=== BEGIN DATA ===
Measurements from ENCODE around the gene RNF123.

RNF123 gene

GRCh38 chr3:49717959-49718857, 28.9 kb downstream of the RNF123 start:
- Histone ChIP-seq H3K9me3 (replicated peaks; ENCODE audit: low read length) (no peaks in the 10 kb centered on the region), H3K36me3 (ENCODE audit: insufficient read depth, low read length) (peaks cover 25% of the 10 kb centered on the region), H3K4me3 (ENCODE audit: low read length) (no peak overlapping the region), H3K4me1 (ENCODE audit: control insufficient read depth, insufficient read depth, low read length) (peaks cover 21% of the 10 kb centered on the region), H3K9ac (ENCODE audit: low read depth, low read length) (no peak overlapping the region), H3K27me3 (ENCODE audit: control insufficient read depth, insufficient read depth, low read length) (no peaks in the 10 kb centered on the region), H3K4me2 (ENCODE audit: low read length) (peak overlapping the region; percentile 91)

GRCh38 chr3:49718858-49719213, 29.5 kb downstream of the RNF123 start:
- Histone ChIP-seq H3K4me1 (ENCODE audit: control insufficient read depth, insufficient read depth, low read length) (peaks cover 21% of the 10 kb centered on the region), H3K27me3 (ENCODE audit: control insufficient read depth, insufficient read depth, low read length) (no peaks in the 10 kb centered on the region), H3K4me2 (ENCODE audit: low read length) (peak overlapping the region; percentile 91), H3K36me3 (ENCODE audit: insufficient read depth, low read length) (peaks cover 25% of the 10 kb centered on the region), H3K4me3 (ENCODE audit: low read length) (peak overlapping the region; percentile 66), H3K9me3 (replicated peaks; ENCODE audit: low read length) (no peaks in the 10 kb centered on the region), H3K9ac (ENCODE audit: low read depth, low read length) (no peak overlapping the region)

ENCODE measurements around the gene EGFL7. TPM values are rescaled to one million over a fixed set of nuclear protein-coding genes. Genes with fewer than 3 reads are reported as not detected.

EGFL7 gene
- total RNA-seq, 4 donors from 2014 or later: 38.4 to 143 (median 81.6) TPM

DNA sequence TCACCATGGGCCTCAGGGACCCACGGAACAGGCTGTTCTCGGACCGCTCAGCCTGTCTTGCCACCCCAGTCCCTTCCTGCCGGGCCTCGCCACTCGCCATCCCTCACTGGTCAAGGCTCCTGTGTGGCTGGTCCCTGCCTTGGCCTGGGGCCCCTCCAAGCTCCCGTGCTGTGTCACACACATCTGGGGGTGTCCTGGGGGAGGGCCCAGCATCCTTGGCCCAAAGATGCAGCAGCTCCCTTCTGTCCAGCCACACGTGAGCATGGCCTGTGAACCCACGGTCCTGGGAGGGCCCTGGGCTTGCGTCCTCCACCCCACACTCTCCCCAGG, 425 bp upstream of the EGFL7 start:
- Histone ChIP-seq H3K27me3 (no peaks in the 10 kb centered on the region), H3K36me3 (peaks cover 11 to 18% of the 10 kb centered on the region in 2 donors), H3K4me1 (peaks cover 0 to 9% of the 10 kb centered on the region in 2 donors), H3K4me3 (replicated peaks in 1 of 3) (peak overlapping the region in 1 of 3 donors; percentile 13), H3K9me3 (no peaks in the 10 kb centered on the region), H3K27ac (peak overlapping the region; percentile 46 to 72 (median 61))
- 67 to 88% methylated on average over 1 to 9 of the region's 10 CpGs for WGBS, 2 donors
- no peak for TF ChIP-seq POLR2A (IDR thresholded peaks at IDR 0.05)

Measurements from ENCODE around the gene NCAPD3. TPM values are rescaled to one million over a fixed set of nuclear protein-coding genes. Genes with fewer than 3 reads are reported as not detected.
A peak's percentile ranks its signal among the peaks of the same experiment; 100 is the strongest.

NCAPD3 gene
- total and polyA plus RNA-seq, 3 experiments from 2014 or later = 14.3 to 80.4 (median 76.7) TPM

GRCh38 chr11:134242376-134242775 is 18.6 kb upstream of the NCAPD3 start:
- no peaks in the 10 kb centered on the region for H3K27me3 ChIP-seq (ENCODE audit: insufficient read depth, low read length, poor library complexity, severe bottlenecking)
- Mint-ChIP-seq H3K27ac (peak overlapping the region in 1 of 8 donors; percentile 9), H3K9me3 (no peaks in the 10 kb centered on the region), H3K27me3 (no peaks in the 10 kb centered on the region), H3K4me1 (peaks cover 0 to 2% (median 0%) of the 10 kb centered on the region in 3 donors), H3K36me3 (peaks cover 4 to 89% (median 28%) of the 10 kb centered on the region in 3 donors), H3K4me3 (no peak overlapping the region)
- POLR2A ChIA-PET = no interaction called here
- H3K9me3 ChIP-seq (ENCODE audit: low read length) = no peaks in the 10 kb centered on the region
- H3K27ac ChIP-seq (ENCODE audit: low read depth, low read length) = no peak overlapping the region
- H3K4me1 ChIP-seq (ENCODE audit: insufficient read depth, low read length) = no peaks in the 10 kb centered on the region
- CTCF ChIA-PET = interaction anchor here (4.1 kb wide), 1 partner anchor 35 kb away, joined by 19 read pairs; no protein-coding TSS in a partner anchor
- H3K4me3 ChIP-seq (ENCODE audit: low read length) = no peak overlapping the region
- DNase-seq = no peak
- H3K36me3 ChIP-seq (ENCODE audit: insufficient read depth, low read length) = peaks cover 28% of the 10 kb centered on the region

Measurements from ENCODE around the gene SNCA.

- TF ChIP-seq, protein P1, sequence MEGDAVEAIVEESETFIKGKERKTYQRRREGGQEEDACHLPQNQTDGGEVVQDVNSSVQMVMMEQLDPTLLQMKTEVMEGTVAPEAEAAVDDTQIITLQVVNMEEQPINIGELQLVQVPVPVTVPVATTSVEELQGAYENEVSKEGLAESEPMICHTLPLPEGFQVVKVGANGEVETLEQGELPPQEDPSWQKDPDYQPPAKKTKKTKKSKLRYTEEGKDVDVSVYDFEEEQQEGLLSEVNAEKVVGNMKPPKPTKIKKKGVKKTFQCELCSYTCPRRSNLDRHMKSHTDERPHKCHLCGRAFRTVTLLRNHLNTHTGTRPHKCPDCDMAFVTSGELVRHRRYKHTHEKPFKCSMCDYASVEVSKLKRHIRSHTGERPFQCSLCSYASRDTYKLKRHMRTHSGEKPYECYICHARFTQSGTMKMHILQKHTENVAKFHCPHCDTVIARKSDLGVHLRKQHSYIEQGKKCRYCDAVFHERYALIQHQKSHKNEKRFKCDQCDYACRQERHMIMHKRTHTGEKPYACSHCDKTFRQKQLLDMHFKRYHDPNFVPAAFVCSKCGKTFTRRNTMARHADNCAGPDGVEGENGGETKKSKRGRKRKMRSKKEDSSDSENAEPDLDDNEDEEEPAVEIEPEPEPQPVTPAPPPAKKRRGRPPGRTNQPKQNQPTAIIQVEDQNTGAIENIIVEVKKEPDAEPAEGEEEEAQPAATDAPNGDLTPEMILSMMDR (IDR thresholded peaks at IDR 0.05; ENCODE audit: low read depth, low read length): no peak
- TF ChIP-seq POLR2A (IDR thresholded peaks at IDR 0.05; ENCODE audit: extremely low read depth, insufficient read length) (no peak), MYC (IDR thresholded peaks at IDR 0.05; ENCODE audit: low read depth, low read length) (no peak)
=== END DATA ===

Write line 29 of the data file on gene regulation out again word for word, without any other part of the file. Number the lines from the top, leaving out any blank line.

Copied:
Measurements from ENCODE around the gene SNCA.